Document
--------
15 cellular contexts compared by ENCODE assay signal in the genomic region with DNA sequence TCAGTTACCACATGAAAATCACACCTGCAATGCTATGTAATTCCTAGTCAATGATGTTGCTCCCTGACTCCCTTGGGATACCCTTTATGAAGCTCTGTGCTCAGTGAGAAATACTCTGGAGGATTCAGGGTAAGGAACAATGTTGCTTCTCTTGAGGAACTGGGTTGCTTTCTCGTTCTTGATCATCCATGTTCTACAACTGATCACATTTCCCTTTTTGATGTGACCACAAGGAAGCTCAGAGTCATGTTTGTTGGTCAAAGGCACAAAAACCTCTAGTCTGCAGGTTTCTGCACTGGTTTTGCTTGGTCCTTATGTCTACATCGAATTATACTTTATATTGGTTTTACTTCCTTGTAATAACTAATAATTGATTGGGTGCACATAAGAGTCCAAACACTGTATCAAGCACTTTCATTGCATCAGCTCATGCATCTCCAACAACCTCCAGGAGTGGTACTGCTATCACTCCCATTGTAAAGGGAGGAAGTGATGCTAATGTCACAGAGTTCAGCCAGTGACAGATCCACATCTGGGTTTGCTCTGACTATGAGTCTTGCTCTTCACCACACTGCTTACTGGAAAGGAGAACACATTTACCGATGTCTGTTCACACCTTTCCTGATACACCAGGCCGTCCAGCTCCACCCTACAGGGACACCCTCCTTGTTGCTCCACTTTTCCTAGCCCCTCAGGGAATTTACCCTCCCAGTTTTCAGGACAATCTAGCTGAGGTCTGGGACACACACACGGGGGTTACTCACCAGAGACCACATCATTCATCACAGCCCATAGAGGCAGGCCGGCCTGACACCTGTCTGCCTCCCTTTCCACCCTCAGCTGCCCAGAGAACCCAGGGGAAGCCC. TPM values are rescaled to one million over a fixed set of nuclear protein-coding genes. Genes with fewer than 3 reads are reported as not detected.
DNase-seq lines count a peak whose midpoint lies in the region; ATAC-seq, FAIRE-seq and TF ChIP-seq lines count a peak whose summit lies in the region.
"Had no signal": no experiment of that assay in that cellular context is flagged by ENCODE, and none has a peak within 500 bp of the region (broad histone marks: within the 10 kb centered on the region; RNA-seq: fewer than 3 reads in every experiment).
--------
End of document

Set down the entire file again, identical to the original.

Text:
15 cellular contexts compared by ENCODE assay signal in the genomic region with DNA sequence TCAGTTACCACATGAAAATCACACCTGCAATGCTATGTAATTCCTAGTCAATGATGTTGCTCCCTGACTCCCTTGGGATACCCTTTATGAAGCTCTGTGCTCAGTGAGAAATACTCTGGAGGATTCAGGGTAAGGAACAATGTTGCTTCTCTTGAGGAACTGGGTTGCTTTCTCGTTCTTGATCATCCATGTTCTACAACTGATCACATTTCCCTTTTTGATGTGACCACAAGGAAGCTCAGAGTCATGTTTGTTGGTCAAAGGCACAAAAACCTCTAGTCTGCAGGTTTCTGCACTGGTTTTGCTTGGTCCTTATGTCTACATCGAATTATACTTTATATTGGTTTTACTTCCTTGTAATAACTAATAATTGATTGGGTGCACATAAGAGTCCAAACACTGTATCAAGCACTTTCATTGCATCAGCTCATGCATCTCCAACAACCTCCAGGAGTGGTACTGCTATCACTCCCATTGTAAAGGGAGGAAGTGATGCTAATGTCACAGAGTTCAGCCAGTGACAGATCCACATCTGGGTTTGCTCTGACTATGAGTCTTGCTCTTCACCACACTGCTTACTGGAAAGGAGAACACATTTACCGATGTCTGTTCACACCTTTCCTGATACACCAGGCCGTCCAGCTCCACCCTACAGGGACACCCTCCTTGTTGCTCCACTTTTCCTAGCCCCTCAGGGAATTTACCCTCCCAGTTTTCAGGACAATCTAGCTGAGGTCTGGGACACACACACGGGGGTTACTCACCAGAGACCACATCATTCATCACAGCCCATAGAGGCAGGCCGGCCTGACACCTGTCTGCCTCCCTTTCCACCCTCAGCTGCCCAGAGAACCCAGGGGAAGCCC. TPM values are rescaled to one million over a fixed set of nuclear protein-coding genes. Genes with fewer than 3 reads are reported as not detected.
DNase-seq lines count a peak whose midpoint lies in the region; ATAC-seq, FAIRE-seq and TF ChIP-seq lines count a peak whose summit lies in the region.
"Had no signal": no experiment of that assay in that cellular context is flagged by ENCODE, and none has a peak within 500 bp of the region (broad histone marks: within the 10 kb centered on the region; RNA-seq: fewer than 3 reads in every experiment).